Spoiler Free ~
Hello everyone! I am currently typing this on my new MacBook which I am eternally grateful for (I will cherish it like a child it's beautiful), so I'm hoping this will make blogging easier and therefore more frequent. In preparation for the film starring Emily Blunt which came out on the 5th of October, I finally picked up my copy of heavily talked about thriller, The Girl on the Train by Paula Hawkins. As a little disclaimer, I've never really read a thriller/mystery/crime novel before as I'm usually drawn towards the fantasy or science fiction books, however I really enjoyed this book and am on the search for another book of the same genre. I love being able to be open to new genres as it means more books and stories to be experienced!
I went into this book blind (not literally of course). I purposefully stayed away from all reviews, trailers and even avoided reading the blurb in order to make the story completely unknown and have no sense of characterisation or plot. I thought this was really effective so consequently I'll be keeping this review very brief and short in order for you to appreciate it in the same way.
A brief summary of this book is that our protagonist, Rachel, takes the train into London everyday. Her life is spiralling downwards and she's gradually losing hope after the divorce from her husband. One day when riding the train, she sees a beautiful woman. The next day, the beautiful woman's face appears in the papers alongside the word 'MISSING'. Rachel then feels involved and interested with the story, and steps into a life she doesn't know...
- Characters -
The characters in this book were so detailed and had so much depth to them that wasn't fully discovered or evaluated until the end of the novel. They're the sort of characters that I could imagine analysing in an English class; eliciting debates and arguments based on their morals and initiative amongst your peers. Hawkins' characters managed to contradict our emotions, being untrustworthy whilst also sparking empathy.
The book is written in three perspectives: Rachel, Anna and Megan. All of which take part over different periods of time (around one year I believe). This interesting technique meant that the readers opinions and speculations were constantly changing due to the new information given or taken away throughout the book. I thought the manipulation of these perspectives really helped the increase of tension in the book, and it was really clever to witness the story gradually come together as each perspective was like a jigsaw piece, and at the end they had all been collected and could finally be pieced together.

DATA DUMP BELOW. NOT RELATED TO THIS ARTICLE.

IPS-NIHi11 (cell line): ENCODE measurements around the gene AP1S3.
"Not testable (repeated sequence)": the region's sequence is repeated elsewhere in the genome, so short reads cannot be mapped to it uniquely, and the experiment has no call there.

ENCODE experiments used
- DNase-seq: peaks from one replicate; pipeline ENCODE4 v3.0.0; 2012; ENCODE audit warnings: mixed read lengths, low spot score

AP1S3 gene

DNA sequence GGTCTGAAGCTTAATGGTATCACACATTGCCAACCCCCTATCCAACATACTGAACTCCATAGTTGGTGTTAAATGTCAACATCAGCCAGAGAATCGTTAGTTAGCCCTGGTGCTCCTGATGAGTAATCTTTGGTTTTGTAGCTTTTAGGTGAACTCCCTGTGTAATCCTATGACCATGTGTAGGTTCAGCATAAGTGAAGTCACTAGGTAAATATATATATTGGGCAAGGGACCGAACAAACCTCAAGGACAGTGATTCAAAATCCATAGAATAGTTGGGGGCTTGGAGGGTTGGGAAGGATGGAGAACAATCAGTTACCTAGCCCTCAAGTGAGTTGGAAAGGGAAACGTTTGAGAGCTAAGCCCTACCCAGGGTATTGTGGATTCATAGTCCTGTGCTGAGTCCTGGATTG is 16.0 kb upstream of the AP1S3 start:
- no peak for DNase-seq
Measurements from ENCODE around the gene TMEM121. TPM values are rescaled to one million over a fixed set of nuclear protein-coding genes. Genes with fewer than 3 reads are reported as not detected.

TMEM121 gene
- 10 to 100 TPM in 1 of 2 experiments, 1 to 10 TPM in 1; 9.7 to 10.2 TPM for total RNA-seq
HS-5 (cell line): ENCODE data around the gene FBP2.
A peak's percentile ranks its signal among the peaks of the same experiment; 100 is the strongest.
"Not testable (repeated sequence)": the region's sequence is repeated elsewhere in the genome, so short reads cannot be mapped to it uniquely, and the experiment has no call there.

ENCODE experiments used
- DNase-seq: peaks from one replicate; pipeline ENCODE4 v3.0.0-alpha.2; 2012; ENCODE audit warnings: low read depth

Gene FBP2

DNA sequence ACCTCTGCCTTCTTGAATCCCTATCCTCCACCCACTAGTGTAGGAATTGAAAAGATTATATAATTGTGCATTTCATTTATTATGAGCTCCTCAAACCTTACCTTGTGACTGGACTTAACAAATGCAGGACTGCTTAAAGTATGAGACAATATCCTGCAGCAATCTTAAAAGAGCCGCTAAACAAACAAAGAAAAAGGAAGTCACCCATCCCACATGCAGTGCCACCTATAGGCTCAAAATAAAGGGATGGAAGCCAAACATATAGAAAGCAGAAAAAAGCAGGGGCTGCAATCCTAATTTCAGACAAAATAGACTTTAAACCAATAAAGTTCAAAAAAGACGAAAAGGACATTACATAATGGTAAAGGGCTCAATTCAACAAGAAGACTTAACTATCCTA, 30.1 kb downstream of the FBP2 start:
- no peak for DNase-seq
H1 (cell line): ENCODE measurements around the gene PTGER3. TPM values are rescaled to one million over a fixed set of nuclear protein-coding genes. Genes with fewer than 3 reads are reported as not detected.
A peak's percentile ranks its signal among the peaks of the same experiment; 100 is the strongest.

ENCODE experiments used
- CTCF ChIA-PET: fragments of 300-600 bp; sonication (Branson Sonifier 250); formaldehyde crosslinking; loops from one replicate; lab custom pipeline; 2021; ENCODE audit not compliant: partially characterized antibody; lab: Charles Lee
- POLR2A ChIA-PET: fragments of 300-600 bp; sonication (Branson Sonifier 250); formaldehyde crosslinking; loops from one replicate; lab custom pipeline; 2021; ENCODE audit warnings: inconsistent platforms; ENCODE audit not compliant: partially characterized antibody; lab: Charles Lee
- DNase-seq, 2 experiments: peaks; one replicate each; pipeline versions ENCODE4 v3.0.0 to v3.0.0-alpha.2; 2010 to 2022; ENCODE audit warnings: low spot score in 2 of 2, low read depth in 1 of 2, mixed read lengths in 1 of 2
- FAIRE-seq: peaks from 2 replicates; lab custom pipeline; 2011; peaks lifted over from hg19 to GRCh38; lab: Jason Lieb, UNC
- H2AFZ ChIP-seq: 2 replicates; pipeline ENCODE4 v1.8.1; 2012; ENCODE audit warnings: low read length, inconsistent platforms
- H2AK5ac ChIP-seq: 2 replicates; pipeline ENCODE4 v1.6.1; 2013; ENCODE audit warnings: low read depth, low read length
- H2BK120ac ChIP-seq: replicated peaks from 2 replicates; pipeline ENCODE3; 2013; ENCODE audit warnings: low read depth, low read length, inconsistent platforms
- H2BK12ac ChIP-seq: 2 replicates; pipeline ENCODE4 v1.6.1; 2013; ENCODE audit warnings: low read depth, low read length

I can't comment on characters really as their personalities play an enormous part in the novel. I can however say that no characters are particularly likeable and I believe this to be intentional as it keeps the readers' minds open as to who is responsible for the crime. However, my favourite character is Rachel as she's an incredibly complex character and is definitely not black and white.
- Writing -
The writing in this novel isn't exactly spectacular. It doesn't reveal any metaphors or similes to be evaluated or any other kind of inspirational and poetic descriptions or explanations...But it was gripping, thrilling and clever in many other ways. In print, the writing is simplistic which meant the book was easy to pick up and read quickly. But it was also written so intricately with the different perspectives but also short lines that don't hold any significance until much later on in the book. It was just really captivating how the whole thing played out.
On the book, as a tagline, is written 'You Don't Know Her, But She Knows You'. Although this does have relevance to the book, I found this book to be more of a personal story to Rachel at times, rather than the crime/thriller it's being made out to be. Though this may just be a personal opinion.
Overall, as someone who doesn't read these books often at all, I really enjoyed it. I really want to read more books like it and as they're so easy to read. I gave the book 3.5/5, or 7/10 on Goodreads, as although I did enjoy it, it didn't equate to the 4s and 5s I'd given to other books on there. I'm going to write a movie review for this book soon as I saw the movie last week, and hopefully I'll keep up to post more!
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